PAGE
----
A new report from FireEye assesses the outcomes of a September 2015 agreement between President Obama and Chinese President Xi Jinping pledging that neither government would “conduct or knowingly support cyber-enabled theft of intellectual property.”
The study, "Redline drawn: China recalculates its use of cyber espionage," examined nearly three-and-a-half years of cyber activity of 72 groups suspected of either being based in China or working for China state interests.
The study found a significant drop in the success rate of network incursions by China-based groups targeting enterprises in the U.S. and 25 other countries. FireEye attributes the decrease to evolving policies in China's political and military entities, increased public attention to its cyber activity, and moves by the U.S. government, including indicting members of the People's Liberation Army and threatening sanctions.
Researchers witnessed a massive drop in network compromises since 2013 from 72 group suspected to be of Chinese origin. In fact, between 2013 and the beginning of 2016, monthly attacks dropped from over 60 to less than five.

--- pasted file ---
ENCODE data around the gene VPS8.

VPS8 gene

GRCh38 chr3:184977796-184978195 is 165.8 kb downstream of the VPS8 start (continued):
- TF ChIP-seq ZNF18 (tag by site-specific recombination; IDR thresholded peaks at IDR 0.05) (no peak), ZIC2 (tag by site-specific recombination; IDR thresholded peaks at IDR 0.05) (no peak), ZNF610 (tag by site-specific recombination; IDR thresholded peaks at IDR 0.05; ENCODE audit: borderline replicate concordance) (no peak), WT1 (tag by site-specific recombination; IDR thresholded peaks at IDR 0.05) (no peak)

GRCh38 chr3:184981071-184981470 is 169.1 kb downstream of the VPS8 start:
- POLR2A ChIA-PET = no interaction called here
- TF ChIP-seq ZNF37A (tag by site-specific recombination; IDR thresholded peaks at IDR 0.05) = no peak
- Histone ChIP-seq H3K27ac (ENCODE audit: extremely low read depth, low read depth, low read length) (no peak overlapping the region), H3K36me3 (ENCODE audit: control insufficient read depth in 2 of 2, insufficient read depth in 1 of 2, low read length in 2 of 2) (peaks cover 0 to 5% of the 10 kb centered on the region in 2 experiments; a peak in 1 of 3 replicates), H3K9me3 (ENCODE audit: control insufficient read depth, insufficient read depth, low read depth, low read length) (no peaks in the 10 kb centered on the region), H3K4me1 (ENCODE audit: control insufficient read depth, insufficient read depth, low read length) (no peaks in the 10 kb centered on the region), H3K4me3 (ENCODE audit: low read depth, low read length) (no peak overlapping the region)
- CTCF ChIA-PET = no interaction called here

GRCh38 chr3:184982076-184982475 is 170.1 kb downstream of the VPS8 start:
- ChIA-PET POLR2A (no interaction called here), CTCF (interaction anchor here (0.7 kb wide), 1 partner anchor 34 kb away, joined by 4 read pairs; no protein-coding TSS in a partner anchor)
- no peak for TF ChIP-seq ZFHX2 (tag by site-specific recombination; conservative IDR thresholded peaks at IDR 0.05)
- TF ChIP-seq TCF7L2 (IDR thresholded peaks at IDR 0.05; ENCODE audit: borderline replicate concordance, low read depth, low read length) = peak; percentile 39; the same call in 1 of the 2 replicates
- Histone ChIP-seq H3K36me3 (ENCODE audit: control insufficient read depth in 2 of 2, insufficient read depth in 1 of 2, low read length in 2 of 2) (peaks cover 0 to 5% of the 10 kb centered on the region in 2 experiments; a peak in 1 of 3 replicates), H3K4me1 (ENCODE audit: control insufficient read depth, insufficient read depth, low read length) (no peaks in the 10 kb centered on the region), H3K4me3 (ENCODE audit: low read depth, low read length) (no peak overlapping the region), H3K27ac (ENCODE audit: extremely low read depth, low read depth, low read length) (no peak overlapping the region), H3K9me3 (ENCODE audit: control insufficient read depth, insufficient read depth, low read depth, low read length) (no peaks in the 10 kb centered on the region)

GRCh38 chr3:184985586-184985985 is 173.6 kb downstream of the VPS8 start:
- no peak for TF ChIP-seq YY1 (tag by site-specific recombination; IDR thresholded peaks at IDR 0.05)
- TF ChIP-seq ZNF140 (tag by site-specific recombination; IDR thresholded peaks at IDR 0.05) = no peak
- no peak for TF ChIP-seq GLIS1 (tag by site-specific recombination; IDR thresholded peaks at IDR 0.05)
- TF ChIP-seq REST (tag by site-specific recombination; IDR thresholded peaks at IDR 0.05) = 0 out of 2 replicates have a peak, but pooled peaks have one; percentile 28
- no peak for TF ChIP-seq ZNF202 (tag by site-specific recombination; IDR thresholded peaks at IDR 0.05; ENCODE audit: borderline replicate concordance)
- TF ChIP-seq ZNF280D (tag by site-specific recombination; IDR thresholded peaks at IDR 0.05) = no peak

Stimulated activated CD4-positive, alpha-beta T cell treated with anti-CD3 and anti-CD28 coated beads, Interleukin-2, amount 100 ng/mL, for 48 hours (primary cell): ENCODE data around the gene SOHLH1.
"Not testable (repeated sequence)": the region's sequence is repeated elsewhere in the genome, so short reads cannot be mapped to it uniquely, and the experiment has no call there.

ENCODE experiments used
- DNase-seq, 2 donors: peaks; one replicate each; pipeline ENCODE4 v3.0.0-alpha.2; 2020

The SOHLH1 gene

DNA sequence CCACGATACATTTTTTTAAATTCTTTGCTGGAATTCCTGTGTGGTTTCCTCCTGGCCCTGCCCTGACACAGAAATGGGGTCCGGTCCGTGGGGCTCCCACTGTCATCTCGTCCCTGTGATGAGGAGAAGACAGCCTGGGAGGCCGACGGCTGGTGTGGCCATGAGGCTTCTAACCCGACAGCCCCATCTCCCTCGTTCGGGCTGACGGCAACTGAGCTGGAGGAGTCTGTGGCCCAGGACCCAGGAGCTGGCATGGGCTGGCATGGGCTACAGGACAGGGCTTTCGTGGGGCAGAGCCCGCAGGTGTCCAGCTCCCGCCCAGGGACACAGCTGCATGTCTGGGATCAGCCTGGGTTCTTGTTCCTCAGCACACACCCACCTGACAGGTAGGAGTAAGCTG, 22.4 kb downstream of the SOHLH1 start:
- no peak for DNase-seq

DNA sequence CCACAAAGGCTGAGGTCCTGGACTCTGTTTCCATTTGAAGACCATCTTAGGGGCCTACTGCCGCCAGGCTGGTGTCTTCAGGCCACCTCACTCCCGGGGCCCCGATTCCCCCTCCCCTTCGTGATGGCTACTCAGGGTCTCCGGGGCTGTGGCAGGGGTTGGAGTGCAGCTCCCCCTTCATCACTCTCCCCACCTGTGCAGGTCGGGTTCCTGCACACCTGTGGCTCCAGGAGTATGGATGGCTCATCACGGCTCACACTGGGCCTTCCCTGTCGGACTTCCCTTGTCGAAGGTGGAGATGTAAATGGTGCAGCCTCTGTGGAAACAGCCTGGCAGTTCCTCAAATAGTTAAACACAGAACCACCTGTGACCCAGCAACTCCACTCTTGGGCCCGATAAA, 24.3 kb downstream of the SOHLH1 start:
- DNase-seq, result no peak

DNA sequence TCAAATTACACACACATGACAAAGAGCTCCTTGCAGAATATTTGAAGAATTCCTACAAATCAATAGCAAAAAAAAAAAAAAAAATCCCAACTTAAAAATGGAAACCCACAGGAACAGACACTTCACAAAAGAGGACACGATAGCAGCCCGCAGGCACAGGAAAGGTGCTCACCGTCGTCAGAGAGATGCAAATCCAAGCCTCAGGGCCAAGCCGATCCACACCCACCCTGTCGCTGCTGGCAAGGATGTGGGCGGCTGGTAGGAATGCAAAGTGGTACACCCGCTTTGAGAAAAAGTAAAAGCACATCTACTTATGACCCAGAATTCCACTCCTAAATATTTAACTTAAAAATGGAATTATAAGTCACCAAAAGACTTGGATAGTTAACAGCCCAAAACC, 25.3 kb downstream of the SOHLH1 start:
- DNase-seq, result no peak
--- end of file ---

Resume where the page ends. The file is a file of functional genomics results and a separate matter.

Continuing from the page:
In particular, the study credits Xi Jinping for reforms that consolidated government and military elements conducting cyber operations and a redistribution of state resources to combat criminal and unauthorized use of cyber operations.
However, among the report's conclusion is that while activity has tailed off, it has also focused itself, becoming keener. iSIGHT researchers observed 13 China-based groups succeeding in compromising corporate networks around the world. And cyberespionage activity continues as well, with suspected China-based groups spear phishing governments and commercial organizations in neighboring countries several times in 2015 and 2016.
A spokesperson for FireEye told SCMagazineUK.com that Chinese groups are going after more specific targets: “If you review the list of ongoing activity since mid-2015, China-based threat groups seem especially interested in dual-use technologies – systems and software that could have a military or civilian use – and high-tech insights that would allow the Chinese economy to “move up the value chain” from a manufacturing- to consumer-based economy.”